Reasons to Engage in Warfare: As Walzer suggests in Just and Unjust Wars reasons for a “just war” can include an aggression against the state, a violation of the state’s territorial integrity or political sovereignty (52, 62). The anticipation of such an act is also just cause to begin war. Just wars may also be initiated by a state to defend against a humanitarian crime, as well as the right of a state to help another state defend against acts of aggression (59). Humanitarian intervention belongs in the realm of moral choice, nations which have the capability to stop the slaughter, like individuals, must sometimes decide to engage (106). When human rights are being violated in a state, as in the case of enslavement or massacre, it makes talk of a community, the right of the state, or the self determination of the state seem cynical and irrelevant (90). Humanitarian intervention is justified when it is a response to acts that shock the moral conscience of mankind (107).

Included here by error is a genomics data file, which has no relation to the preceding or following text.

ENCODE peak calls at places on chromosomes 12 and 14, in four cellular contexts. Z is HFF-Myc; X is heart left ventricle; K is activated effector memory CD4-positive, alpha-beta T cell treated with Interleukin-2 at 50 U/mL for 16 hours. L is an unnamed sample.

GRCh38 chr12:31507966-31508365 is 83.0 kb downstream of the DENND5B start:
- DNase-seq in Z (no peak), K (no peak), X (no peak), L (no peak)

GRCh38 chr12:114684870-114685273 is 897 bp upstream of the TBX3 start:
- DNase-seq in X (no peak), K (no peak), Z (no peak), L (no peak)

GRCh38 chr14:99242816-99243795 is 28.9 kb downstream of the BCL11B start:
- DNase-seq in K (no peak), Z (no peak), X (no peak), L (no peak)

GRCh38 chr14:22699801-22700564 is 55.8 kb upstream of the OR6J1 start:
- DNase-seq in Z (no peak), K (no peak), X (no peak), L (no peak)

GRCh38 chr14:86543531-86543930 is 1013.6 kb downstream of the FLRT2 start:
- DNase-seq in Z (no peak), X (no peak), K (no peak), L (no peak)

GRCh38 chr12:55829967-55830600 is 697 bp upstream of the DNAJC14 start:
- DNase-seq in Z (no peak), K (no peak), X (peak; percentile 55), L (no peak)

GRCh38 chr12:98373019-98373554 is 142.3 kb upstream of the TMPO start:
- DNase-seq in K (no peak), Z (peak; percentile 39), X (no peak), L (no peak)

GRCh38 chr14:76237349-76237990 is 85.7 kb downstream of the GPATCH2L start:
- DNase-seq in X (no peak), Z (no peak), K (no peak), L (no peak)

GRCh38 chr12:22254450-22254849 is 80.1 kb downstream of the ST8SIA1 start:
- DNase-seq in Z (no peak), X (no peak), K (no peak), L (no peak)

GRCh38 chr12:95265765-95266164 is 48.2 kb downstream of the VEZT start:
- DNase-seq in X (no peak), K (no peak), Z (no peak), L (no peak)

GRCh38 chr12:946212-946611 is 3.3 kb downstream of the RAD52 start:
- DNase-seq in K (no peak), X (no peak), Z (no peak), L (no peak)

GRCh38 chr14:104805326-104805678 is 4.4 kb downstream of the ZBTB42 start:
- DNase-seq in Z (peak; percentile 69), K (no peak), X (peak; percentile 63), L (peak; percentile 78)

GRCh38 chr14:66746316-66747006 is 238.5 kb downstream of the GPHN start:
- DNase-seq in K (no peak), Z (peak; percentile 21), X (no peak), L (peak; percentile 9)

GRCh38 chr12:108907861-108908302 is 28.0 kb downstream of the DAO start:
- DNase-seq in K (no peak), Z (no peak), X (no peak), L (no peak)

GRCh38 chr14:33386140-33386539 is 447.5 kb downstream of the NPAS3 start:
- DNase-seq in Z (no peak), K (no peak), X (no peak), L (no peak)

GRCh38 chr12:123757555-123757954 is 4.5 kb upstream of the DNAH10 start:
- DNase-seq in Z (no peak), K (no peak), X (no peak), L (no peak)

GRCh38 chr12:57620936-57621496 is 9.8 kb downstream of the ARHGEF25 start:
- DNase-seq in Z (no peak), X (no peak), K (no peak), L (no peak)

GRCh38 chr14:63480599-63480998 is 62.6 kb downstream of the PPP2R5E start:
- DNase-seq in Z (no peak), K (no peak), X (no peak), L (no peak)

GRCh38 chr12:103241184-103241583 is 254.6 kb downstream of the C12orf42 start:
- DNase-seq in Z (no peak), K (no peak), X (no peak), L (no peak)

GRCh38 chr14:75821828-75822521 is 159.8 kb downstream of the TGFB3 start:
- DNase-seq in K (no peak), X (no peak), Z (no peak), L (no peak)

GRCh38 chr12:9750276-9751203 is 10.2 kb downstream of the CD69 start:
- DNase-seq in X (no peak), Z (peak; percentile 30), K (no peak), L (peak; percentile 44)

Intervention by a state in the affairs of another can only be done when it can be justified for just reasons. The burden of proof is on the foreign leader who tries to shape the domestic situation or alter the conditions of the life in a foreign country (86).
War may never achieve absolutes: complete territorial integrity, total invulnerability, or everlasting peace. The object of war is a better state of peace and “better” within the confines of the argument for justice means more secure than the status quo, less vulnerable to territorial expansion, safer for ordinary men and women and for their domestic self-determinations, recognizing that achievements are still subjective in nature (122).